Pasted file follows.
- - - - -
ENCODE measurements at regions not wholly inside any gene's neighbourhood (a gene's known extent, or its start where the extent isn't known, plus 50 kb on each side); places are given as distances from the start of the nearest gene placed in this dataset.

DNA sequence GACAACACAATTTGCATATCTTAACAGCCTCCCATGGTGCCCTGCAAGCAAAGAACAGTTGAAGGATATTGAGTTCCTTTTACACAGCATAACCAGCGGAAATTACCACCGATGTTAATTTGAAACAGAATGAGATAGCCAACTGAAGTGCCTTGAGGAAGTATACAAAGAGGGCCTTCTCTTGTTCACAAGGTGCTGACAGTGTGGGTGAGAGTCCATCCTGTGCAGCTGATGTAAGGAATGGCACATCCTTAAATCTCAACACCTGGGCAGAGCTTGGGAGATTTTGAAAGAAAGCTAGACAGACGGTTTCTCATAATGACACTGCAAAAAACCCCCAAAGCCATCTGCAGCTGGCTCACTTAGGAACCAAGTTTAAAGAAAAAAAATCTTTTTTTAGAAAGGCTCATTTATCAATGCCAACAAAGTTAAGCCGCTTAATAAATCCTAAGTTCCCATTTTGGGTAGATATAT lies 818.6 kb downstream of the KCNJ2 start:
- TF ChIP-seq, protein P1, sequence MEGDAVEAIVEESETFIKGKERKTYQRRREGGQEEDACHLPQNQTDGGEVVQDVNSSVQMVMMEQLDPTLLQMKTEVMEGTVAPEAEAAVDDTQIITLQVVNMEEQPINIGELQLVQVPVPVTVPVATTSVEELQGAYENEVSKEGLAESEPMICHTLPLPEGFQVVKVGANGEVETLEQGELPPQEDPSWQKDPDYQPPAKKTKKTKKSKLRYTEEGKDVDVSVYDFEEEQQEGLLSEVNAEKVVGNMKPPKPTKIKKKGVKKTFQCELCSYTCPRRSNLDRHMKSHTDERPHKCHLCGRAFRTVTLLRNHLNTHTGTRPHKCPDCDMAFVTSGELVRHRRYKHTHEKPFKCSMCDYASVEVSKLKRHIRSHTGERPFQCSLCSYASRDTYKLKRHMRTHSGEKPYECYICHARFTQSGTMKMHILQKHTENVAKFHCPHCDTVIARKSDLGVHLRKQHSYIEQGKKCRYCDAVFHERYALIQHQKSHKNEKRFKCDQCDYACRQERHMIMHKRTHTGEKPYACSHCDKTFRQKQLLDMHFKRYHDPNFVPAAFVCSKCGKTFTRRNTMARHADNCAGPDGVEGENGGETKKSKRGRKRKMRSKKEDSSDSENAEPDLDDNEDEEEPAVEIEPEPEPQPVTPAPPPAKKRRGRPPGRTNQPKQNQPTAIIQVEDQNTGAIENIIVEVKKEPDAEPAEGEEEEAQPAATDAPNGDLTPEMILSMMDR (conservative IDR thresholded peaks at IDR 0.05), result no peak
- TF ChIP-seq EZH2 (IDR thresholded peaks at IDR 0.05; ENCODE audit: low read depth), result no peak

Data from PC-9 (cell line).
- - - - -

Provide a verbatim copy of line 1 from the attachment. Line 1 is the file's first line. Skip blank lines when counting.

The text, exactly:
ENCODE measurements at regions not wholly inside any gene's neighbourhood (a gene's known extent, or its start where the extent isn't known, plus 50 kb on each side); places are given as distances from the start of the nearest gene placed in this dataset.